Friday, October 21, 2011

Lovecraftian Zombies

The stories of H.P. Lovecraft, creator of the Cthulhu Mythos (see Uncle P's header), have been adapted into many films over the years, but probably none so infamously as "Herbert West: Reanimator." Released in 1985, at the height if the physical effects horror movie craze, Re-Animator was directed by Stuart Gordon and starred genre legend Jeffrey Combs as West.

After being ejected from Zurich University for killing and then re-animating a professor, Herbert West finds himself at Miskatonic  University (a Lovecraft staple), where he continues his experiments in a secret basement lab. He immediately clashes with professor Carl Hill (David Gale), whom West claims stole his research on brain-death. West re-animates a dead cat and recruits his roommate Dan (Bruce Abbott), whose girlfriend Megan (Barbara Crampton) has her own reservations about West.

Upon Hill's advice, the Dean (Megan's father) bans West and Dan from the school. But they sneak into the school's morgue and revive a corpse which goes on a rampage and kills the Dean. West re-animates the Dean, but Hill catches them and traps the Dean in a padded room. An enraged West decapitates Hill with a shovel and then injects Hill's body and head with his his neon green fluid. Hill and his decapitated head trap Megan in a lab and his body uses his head to... well, let's just say this scene is what prompted the studio to release the film without an MPAA rating, while redefining the term 'giving head.' West and Dan arrive in time to save Megan, though Dean Halsey and the other re-animated corpses escape and Megan is eventually killed. Dan uses West's formula on Megan and the movie ends with Megan returning as a violent zombie. The following  trailer may be NSFW:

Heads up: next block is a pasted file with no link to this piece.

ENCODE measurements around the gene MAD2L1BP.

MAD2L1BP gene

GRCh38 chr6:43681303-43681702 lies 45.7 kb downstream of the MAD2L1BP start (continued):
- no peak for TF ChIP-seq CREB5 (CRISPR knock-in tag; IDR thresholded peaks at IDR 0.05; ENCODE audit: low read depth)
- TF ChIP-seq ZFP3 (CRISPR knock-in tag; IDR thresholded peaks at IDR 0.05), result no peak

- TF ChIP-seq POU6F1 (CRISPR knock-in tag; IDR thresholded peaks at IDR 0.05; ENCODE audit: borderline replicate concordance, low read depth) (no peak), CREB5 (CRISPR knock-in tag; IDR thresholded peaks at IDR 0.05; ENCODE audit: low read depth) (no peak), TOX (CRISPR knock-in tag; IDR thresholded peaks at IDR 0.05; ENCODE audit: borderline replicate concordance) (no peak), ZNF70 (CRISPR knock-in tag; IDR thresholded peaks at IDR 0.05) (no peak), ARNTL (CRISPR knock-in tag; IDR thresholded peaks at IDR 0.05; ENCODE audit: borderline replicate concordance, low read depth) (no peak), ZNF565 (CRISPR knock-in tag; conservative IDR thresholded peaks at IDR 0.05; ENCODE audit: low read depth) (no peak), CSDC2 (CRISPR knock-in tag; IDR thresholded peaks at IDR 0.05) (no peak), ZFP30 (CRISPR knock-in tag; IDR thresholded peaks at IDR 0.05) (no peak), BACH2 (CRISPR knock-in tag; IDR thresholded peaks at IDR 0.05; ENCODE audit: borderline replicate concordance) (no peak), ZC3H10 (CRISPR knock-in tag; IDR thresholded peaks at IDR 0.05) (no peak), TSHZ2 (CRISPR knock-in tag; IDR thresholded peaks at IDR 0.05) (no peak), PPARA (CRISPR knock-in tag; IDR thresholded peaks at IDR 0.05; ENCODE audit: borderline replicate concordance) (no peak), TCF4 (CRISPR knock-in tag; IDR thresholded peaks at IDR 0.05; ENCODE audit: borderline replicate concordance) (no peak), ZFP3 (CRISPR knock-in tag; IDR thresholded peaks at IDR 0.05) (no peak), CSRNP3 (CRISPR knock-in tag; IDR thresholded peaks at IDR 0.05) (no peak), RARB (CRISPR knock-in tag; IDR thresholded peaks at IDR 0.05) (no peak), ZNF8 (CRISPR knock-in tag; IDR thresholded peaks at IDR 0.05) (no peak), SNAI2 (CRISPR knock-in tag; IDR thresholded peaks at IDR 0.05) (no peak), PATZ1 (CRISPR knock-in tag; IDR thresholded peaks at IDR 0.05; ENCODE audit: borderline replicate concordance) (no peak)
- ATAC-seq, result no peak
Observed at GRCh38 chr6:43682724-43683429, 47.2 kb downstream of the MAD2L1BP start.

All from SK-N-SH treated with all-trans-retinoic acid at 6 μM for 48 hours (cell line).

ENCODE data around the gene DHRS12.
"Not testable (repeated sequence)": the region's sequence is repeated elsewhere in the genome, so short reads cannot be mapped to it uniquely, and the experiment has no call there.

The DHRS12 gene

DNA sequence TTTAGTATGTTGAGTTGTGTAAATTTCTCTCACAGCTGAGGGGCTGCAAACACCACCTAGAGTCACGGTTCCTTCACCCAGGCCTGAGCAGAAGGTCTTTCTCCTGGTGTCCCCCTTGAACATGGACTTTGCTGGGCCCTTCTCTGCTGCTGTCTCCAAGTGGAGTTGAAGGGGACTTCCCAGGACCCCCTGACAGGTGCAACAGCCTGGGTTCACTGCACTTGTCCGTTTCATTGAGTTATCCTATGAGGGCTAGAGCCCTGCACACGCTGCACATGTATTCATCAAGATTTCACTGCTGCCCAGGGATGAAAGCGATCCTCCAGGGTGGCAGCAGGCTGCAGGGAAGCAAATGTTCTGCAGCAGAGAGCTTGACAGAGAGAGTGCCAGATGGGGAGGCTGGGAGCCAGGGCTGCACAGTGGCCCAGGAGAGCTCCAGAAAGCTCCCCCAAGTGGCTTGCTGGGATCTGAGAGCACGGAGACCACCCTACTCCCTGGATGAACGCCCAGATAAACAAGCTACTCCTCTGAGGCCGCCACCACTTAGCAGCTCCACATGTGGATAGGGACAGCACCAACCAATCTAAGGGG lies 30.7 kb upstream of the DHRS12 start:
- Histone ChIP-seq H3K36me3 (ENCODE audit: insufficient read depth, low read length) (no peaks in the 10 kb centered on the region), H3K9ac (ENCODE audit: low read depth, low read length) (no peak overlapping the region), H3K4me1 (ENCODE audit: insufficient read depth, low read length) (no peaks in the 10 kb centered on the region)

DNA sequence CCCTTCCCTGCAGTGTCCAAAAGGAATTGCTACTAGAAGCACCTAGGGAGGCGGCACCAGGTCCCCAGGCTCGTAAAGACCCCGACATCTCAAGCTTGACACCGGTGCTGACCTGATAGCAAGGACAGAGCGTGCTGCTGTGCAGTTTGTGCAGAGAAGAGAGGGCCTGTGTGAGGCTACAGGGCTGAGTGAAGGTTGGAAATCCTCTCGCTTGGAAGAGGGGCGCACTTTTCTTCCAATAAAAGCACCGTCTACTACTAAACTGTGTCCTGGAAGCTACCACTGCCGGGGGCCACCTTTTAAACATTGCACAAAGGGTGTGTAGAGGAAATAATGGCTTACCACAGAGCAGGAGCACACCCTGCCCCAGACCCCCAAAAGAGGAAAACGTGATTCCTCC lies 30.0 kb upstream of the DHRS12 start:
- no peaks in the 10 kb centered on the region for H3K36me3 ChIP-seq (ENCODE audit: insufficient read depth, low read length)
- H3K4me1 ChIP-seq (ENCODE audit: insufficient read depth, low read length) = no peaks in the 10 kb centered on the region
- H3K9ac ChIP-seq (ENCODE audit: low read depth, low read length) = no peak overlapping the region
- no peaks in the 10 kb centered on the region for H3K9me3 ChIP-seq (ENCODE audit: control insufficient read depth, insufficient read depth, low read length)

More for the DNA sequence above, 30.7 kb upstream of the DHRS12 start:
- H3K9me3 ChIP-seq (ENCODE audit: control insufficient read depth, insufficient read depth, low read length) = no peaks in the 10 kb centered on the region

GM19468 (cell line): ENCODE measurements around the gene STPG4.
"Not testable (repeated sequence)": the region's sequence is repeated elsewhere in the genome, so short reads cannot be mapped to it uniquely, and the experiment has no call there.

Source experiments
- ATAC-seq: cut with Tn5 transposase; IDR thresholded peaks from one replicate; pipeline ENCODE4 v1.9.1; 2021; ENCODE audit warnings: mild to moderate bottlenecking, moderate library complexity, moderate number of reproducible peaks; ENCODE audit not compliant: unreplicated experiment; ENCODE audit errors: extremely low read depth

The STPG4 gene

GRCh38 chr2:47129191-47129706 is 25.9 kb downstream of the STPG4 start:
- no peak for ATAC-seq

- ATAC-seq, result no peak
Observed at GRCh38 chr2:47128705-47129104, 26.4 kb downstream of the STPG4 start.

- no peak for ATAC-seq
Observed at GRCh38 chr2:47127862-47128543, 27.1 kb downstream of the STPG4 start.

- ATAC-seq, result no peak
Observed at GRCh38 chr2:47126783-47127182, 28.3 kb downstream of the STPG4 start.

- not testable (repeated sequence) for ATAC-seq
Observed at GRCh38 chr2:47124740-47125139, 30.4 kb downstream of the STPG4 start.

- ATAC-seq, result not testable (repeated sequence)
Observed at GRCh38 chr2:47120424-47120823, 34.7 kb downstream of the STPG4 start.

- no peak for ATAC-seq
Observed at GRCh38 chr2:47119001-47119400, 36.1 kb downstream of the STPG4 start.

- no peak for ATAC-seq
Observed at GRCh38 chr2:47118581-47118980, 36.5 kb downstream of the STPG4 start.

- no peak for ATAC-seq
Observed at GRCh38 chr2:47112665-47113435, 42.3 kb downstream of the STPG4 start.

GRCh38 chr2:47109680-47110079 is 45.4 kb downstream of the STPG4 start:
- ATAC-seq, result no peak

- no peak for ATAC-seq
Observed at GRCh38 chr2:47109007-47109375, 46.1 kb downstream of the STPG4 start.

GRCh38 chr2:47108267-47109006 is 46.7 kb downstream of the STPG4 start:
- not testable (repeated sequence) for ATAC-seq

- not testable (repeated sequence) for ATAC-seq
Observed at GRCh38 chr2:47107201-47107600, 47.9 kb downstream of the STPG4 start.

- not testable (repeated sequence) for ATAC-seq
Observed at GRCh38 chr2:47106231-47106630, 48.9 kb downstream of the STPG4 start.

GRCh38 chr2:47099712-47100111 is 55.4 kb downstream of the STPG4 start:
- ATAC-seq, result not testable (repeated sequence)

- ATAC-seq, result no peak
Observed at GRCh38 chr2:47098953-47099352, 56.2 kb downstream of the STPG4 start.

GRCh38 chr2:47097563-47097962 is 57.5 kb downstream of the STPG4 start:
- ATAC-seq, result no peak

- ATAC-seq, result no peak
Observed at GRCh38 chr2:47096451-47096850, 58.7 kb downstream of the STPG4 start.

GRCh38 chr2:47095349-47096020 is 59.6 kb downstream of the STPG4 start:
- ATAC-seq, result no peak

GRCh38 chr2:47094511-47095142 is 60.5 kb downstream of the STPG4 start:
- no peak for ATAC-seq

Re-Animator was followed by  two sequels. Bride of Re-Animator and Beyond Re-Animator were not nearly as successful as the original, but each has it's charms.

Owing a great debt to Mary Shelly, the Re-Animator series is an interesting take on the zombie sub-genre and while the sequels are hardly brilliant, the original film stands as both a fascinating and repulsive take on the idea of the dead coming back to life with disastrous results, and the hubris of a scientist who delves into things best left unexamined.

More, anon.

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